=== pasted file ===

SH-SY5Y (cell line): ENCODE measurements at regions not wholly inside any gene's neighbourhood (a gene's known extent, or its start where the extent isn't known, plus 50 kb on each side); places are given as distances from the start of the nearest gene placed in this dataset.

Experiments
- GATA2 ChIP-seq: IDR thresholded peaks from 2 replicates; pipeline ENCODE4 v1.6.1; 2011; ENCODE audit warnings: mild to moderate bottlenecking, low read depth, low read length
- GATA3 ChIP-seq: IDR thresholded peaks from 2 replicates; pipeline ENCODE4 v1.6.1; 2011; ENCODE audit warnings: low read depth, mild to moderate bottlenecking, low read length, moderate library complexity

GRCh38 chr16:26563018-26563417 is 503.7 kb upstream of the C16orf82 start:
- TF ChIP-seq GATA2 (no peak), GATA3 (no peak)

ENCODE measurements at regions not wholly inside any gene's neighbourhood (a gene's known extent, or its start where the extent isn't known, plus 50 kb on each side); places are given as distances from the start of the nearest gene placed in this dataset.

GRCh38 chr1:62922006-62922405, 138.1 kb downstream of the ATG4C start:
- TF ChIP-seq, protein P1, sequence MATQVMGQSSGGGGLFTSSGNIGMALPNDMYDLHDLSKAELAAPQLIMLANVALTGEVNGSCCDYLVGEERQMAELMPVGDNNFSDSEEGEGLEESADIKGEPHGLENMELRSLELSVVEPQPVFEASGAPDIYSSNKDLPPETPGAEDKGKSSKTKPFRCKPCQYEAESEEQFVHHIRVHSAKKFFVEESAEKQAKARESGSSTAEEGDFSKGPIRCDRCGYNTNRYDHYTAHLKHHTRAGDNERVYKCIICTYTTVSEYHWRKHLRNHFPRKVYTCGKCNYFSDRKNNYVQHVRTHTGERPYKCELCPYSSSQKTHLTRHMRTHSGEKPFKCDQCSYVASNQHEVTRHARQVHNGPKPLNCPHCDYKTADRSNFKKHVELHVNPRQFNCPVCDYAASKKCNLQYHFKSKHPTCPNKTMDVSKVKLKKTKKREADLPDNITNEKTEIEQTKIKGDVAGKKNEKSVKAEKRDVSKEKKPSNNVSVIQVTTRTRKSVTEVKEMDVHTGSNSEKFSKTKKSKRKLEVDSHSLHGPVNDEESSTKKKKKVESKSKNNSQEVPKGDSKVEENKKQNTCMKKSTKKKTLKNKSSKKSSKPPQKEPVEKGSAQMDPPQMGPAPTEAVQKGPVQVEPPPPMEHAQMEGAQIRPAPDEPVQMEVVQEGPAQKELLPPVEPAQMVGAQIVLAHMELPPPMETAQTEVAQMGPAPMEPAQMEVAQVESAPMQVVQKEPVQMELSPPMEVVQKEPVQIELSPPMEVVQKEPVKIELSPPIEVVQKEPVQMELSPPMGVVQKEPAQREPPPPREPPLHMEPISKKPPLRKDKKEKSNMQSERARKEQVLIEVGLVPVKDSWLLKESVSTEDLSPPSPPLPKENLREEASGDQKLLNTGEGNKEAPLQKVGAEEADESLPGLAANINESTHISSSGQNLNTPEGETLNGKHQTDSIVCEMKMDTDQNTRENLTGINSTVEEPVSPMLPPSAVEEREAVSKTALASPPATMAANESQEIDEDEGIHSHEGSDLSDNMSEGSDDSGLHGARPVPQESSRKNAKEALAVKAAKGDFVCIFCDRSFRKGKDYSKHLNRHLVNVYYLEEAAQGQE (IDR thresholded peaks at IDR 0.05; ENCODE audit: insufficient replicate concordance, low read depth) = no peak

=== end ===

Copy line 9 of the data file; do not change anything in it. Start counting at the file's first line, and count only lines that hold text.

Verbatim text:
- TF ChIP-seq, protein P1, sequence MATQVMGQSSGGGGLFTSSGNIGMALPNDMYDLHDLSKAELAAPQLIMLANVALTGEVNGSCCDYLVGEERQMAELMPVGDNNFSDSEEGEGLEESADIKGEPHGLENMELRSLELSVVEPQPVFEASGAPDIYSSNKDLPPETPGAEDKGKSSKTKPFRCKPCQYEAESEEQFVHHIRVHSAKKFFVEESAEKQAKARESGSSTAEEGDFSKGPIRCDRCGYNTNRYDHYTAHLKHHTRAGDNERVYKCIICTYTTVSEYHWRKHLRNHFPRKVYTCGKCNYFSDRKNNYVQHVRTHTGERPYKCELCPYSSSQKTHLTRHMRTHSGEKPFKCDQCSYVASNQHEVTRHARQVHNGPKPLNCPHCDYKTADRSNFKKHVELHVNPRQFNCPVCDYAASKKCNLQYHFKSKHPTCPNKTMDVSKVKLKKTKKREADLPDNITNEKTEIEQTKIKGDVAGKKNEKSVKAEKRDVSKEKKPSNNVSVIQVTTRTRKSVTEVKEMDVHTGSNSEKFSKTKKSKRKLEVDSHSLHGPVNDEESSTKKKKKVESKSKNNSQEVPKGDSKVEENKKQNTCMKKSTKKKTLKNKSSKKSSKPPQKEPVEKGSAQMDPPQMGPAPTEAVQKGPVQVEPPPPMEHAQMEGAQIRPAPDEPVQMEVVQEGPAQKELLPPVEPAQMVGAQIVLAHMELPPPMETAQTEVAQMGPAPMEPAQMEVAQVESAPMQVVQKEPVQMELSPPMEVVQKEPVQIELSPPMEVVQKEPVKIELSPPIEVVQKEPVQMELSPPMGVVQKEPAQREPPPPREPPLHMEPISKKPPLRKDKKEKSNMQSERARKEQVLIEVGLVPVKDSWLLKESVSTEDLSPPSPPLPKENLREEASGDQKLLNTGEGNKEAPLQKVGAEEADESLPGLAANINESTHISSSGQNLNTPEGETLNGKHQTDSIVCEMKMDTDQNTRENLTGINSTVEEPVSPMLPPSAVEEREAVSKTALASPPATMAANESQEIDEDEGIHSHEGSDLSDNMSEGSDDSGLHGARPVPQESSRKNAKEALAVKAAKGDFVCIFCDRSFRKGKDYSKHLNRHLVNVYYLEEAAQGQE (IDR thresholded peaks at IDR 0.05; ENCODE audit: insufficient replicate concordance, low read depth) = no peak